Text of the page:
Cow slaughter continues strong and shows no sign of abating this fall. Beef cow slaughter is still averaging over 10 percent above the seasonally large fall levels of one year ago. The October quarterly cattle on feed report showed that the inventory of heifers in feedlots remains 1.4 percent higher year over year. This indicates that heifer slaughter will continue strong in the coming weeks.  

The indications are that beef cow herd culling in 2022 will be a record level of 13 percent or more, leading to a roughly 3 percent year-over-year decrease in the beef cow inventory. The January 1, 2023 beef cow herd will likely total close to levels last seen in the 2014 low, roughly 29 million head. Such a level is lower than needed to support the beef industry and will provoke significant herd rebuilding when it is possible. The strong pace of heifer slaughter in 2021 and 2022 suggests that herd rebuilding may start slow, with limited availability of replacement heifers in 2023. However, beef cow slaughter can drop sharply when drought conditions improve. With continuing drought conditions, it is not clear when such rebuilding can begin.  

Beef production is expected to decline in 2023 from the record level of 2022 but the magnitude of the decline is uncertain. The smallest decline expected is in the range of 3-4 percent year over year but could be as much as 7-8 percent. The change in beef production will depend on the change in cattle slaughter, which in turn, will depend on drought conditions. If drought persists into 2023, herd liquidation will continue, temporarily limiting the decrease in cattle slaughter and beef production. If drought decreases or is eliminated in 2023, cattle slaughter could drop more sharply causing a larger decrease in beef production.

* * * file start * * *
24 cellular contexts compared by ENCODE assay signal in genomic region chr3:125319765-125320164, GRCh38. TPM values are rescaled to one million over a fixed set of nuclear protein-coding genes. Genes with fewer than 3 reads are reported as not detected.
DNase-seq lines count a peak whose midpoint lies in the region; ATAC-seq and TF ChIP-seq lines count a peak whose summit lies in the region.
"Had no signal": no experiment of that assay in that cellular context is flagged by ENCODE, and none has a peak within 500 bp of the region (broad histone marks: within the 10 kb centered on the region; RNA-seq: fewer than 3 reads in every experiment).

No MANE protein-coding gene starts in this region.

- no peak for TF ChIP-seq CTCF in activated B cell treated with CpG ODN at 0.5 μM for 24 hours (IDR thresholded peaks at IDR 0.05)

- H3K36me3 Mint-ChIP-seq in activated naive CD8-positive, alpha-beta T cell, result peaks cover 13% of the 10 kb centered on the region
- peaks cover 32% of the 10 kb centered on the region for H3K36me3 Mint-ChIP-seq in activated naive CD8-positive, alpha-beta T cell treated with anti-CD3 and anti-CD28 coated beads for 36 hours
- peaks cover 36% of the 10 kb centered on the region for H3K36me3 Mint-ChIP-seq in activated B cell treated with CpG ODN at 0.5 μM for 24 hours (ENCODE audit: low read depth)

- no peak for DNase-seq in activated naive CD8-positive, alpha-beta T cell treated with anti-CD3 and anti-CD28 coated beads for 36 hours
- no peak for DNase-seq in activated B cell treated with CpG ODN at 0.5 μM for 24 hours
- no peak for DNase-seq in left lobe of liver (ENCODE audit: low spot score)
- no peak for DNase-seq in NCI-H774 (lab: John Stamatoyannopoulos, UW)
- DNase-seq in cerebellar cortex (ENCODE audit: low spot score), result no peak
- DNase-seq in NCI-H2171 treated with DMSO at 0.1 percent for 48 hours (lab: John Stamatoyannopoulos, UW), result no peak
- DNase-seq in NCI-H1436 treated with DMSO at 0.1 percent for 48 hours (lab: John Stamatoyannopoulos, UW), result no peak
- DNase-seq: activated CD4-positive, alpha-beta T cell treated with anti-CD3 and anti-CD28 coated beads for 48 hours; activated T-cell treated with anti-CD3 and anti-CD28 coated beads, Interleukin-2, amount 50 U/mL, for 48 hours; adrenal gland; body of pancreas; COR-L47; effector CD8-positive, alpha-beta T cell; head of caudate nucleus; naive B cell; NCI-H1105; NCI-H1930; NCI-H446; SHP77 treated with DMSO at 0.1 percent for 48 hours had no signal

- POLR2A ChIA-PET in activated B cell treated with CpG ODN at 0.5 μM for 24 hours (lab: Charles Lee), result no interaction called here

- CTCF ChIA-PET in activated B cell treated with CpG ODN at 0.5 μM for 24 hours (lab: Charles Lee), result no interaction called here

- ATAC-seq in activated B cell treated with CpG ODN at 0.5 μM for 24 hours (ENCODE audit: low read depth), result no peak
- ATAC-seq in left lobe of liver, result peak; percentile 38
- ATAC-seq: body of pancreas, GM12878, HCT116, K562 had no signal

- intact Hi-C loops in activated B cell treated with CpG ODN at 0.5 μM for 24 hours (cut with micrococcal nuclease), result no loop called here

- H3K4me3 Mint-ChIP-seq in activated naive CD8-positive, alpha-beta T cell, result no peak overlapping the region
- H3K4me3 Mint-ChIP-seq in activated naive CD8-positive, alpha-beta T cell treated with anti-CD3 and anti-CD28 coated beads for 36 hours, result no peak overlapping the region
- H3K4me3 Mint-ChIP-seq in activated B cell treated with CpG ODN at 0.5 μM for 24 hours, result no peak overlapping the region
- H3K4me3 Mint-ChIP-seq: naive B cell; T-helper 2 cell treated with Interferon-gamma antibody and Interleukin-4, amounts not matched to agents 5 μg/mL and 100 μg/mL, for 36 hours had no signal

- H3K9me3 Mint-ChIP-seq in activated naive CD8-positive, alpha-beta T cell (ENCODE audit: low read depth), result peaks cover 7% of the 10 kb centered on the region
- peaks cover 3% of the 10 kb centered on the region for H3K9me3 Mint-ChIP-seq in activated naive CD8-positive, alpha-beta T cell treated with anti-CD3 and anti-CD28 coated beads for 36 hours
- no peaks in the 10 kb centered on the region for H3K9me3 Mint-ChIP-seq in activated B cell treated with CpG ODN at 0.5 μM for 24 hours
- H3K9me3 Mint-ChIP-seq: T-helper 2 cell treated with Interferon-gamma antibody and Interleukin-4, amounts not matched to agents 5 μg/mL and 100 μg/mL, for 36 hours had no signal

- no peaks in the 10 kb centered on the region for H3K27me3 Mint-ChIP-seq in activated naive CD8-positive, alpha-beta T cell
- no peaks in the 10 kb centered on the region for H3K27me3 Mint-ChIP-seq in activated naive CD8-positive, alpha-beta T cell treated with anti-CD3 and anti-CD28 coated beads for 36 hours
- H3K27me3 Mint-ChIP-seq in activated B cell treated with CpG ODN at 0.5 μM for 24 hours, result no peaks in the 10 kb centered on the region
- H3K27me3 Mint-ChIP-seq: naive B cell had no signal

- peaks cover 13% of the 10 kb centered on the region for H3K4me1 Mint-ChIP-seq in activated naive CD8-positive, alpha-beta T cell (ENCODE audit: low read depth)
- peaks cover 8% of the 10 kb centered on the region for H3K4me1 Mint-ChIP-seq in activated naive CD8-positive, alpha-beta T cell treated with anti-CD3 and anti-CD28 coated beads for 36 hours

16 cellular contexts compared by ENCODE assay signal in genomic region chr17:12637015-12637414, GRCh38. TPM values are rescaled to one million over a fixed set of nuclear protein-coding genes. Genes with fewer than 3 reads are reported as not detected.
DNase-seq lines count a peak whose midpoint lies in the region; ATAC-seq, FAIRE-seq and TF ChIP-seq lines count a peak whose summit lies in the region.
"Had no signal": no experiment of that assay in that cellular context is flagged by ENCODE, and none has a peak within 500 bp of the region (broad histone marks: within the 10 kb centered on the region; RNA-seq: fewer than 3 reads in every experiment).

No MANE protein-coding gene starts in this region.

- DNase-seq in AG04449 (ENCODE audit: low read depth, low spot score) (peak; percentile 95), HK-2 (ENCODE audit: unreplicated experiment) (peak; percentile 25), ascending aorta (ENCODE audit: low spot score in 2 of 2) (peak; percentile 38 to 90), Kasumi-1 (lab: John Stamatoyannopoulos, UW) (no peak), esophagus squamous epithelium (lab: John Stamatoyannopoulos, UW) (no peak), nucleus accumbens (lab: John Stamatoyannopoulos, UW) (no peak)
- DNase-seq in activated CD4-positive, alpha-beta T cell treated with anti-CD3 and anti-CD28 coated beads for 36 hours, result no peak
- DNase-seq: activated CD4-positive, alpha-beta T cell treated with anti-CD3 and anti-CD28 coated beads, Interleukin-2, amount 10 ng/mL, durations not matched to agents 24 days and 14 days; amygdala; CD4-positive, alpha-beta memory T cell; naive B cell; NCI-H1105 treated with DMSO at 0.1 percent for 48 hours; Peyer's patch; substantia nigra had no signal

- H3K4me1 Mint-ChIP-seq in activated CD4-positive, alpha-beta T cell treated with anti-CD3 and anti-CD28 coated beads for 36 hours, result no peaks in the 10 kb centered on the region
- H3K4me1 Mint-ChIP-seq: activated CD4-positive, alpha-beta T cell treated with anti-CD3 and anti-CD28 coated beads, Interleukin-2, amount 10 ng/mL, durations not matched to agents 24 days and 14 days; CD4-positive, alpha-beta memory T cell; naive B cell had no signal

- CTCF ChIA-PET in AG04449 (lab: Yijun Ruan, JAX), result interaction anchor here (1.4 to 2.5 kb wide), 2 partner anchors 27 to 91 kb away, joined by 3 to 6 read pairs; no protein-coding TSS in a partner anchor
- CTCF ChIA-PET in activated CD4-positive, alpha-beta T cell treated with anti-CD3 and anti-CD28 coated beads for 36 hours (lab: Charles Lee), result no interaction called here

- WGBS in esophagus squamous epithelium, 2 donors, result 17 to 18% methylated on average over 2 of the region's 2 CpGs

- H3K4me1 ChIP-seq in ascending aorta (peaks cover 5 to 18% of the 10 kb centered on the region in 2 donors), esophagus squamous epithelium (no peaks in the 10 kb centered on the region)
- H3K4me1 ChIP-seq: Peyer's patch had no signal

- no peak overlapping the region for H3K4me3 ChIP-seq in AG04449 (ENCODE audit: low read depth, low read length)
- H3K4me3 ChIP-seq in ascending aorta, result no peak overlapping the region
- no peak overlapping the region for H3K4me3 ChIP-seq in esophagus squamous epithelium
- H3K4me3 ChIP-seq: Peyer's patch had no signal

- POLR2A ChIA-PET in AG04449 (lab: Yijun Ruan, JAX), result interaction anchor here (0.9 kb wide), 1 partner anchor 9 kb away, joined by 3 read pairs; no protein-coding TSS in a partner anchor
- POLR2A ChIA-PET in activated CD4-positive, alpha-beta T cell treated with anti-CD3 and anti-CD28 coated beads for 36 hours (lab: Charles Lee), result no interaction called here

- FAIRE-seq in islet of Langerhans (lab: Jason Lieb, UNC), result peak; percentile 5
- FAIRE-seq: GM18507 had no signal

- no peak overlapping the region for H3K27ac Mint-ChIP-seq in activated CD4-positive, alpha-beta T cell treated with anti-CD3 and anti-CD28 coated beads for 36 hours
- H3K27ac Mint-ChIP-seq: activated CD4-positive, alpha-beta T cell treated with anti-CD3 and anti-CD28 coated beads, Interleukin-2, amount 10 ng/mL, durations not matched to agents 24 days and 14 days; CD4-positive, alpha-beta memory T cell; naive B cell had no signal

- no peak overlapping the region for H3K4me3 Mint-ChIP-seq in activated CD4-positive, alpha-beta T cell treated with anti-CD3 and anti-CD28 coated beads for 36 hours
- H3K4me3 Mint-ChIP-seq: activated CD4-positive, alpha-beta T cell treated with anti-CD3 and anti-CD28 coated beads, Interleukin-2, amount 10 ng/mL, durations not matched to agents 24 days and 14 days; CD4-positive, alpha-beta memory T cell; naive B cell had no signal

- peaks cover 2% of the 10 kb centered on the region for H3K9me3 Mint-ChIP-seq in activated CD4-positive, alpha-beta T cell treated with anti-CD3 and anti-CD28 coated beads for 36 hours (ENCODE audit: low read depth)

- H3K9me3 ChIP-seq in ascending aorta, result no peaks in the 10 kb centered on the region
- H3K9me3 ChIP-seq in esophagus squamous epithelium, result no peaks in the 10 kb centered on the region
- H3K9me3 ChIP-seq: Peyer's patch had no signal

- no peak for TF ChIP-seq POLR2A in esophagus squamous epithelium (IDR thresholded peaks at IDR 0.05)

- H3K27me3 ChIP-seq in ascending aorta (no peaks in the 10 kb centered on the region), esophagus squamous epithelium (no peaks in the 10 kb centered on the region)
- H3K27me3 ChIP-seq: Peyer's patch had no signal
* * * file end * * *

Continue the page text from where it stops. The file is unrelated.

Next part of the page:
Domestic beef demand has held steady in 2022, limited somewhat by consumer challenges, but not weakening. Macroeconomic concerns, including ongoing inflation and recession fears will continue to be a concern for beef demand and will bear continued monitoring. Total beef demand has been augmented by continued growth in beef exports, higher year-over-year in 2022 over the record 2021 pace. Wholesale and retail beef prices are expected to increase with decreased beef production in 2023. Beef imports were sharply higher at the beginning of 2022 but were lower with double-digit decreases in recent months. Total imports for the year are expected to be slightly higher, compared to last year. Total cattle imports are down for the year to date with decreased Mexican cattle imports offsetting an increase in imports of Canadian cattle in 2022. 

Cattle prices are higher year over year in 2022 and will continue to trend higher in 2023. At some point, when drought conditions abate, increased heifer retention and reduced cow culling may cause cattle prices to spike sharply higher. The timing is uncertain with ongoing drought and may be more likely in 2024. Higher cattle prices are expected to increase cow-calf profitability modestly, though producers will continue to struggle with high input costs. Feedlots will be challenged with ongoing high cost of gain, higher feeder cattle prices, decreasing feeder cattle supplies. If drought conditions improve, 2023 could be the beginning of a very dynamic cattle market rollercoaster in the next two to three years.